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    Express cos(^5) θ in terms of cosines of multiples of θ.
    What is the method for doing this?
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    De Moivre's theorem?

    (Admittedly I haven't really done the working for this yet :o:)
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    Express Cos theta in terms of e, put all that to the power of 5 and use the binomial theorem to expand, then at the end just manipulate it to convert it back to trigonometric terms.
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    (Original post by You Failed)
    Express Cos theta in terms of e, put all that to the power of 5 and use the binomial theorem to expand, then at the end just manipulate it to convert it back to trigonometric terms.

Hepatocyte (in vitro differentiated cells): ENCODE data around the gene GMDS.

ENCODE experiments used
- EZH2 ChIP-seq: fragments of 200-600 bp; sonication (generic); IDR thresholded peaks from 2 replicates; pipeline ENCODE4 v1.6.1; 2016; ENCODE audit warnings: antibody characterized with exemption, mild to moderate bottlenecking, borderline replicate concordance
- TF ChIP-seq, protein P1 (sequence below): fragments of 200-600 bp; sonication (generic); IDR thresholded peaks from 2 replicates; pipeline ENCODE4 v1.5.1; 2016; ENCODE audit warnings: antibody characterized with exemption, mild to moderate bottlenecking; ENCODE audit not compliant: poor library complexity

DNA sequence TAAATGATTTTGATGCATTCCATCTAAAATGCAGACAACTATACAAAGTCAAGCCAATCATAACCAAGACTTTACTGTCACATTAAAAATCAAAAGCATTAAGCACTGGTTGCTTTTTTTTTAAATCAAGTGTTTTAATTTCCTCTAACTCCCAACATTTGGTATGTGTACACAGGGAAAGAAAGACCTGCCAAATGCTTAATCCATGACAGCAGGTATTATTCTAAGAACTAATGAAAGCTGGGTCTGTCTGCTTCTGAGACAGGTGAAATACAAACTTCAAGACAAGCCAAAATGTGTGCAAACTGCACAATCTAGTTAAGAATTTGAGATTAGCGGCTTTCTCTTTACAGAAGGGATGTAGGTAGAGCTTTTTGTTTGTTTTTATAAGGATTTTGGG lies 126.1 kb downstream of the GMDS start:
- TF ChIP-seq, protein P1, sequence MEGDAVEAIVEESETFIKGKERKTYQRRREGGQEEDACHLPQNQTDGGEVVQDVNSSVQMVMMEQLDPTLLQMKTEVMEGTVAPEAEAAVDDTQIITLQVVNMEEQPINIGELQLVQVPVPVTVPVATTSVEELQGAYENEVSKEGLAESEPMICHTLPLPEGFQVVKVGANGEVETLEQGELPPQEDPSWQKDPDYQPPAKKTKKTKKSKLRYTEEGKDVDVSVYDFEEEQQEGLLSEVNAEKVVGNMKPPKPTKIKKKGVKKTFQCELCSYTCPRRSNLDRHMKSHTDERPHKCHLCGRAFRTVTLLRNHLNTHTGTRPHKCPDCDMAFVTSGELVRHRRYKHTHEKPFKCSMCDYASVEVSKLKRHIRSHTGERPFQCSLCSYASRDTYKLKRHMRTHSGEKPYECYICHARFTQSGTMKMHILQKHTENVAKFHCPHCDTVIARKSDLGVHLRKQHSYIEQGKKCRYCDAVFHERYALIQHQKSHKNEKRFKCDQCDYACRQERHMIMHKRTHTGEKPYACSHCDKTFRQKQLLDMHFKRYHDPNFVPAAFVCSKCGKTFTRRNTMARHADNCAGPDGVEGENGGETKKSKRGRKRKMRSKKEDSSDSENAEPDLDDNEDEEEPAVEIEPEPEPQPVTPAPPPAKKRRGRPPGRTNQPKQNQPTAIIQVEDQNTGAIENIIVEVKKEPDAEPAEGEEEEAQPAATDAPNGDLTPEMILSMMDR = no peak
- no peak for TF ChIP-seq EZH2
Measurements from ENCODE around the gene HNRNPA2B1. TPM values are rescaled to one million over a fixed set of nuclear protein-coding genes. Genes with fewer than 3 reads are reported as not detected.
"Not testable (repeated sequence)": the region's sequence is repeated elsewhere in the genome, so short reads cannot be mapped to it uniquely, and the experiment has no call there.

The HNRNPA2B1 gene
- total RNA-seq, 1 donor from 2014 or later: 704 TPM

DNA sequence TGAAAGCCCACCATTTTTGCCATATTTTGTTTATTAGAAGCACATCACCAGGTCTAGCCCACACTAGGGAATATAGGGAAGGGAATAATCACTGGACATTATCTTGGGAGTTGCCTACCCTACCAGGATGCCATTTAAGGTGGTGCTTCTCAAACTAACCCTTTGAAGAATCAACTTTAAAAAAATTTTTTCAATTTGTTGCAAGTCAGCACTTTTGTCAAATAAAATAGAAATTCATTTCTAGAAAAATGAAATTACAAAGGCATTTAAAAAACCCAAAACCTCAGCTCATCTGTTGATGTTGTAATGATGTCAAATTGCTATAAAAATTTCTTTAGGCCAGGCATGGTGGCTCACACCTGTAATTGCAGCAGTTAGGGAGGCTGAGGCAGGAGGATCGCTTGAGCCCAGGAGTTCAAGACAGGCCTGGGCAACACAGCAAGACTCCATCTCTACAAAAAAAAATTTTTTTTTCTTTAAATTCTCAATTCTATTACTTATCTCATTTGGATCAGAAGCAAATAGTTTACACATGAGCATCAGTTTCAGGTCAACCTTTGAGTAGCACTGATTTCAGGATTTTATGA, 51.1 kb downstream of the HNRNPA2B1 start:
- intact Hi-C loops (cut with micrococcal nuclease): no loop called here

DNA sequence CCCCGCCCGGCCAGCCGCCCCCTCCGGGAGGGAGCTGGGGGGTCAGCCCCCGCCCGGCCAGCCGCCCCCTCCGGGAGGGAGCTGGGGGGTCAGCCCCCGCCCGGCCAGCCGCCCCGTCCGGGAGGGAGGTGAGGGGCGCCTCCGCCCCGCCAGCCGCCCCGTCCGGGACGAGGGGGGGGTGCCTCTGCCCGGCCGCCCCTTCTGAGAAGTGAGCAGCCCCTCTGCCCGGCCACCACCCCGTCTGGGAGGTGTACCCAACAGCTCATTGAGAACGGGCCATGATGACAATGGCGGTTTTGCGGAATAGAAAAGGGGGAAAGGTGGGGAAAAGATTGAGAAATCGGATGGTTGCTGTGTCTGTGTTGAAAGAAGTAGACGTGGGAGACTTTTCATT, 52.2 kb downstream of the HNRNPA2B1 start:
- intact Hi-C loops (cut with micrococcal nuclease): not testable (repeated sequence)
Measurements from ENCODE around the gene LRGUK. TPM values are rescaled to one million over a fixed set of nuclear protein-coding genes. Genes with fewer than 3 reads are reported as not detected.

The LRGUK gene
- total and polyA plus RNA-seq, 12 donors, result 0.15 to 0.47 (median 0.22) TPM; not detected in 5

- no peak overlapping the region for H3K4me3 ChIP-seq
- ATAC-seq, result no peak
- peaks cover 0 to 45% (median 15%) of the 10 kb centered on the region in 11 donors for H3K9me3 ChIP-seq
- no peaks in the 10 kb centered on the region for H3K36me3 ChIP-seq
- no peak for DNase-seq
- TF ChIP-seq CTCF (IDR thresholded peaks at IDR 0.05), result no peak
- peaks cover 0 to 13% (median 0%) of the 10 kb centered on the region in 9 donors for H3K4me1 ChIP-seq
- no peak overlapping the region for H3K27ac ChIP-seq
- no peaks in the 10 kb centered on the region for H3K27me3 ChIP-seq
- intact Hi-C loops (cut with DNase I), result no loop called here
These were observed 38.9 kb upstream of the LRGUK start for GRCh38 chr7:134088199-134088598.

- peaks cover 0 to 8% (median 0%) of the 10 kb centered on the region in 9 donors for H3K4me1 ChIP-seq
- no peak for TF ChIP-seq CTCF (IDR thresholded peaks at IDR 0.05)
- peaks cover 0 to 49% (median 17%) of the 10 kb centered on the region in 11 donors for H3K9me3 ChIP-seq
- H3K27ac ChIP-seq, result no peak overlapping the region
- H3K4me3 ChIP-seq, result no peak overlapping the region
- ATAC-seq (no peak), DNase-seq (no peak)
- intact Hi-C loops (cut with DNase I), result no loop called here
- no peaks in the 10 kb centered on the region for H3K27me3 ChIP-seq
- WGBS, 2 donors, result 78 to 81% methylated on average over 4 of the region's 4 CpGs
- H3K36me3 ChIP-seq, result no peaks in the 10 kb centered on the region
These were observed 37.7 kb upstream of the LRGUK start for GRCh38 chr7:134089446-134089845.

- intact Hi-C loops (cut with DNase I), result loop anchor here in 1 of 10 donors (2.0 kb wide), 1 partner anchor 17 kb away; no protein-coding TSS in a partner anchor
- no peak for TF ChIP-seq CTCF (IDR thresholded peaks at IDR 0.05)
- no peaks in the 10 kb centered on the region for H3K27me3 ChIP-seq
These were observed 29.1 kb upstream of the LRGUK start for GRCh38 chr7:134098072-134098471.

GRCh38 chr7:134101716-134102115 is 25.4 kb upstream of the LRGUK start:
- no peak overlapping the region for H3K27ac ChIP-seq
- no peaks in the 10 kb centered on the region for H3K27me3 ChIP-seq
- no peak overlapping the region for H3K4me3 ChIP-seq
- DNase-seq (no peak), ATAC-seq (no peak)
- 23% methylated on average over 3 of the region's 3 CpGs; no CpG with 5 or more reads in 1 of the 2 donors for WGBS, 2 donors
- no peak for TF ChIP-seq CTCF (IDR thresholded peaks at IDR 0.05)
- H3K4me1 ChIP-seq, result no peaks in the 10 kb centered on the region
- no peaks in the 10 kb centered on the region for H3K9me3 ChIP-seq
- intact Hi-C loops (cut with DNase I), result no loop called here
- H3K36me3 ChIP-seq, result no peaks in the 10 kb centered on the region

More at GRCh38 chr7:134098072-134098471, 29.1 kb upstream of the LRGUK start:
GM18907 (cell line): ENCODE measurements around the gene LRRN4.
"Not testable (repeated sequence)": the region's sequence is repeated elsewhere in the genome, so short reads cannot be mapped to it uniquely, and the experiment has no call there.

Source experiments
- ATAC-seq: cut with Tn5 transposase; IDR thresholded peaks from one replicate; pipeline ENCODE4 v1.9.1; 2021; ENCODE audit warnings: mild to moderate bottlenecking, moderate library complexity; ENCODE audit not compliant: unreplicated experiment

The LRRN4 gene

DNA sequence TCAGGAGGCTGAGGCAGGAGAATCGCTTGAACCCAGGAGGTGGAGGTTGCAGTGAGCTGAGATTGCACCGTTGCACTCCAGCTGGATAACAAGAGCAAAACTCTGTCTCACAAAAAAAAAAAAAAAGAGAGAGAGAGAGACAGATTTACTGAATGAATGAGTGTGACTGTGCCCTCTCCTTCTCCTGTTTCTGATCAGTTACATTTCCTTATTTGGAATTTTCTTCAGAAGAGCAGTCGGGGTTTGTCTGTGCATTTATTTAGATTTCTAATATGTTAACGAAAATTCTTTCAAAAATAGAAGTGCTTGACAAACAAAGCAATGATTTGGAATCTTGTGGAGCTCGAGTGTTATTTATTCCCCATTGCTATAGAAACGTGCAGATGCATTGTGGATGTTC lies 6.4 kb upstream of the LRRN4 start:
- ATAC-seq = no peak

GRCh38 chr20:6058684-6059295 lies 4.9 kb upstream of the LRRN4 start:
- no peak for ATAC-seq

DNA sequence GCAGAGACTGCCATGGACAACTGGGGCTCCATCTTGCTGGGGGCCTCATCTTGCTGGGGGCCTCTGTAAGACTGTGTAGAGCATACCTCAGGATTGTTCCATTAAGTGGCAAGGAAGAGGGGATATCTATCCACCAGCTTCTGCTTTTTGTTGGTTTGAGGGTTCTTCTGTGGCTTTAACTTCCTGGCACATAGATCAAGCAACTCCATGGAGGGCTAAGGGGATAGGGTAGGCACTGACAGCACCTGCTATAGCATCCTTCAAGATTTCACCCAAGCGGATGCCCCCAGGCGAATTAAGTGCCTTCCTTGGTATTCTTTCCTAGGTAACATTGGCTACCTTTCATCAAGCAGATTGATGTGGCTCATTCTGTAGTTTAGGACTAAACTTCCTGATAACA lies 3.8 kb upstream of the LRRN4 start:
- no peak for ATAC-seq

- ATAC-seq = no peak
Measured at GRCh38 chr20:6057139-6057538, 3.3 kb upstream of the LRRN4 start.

I agree this is how you start; it gives cos(5theta) in terms of powers of cos(theta). But in answering this question there will be other powers of cos left - which must be disposed of by expanding things like cos(3theta)
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    (Original post by ian.slater)
    I agree this is how you start; it gives cos(5theta) in terms of powers of cos(theta). But in answering this question there will be other powers of cos left - which must be disposed of by expanding things like cos(3theta)
    Yeah there will be other powers but like you said, you just expand them and use identities to get rid of them.
 
 
 
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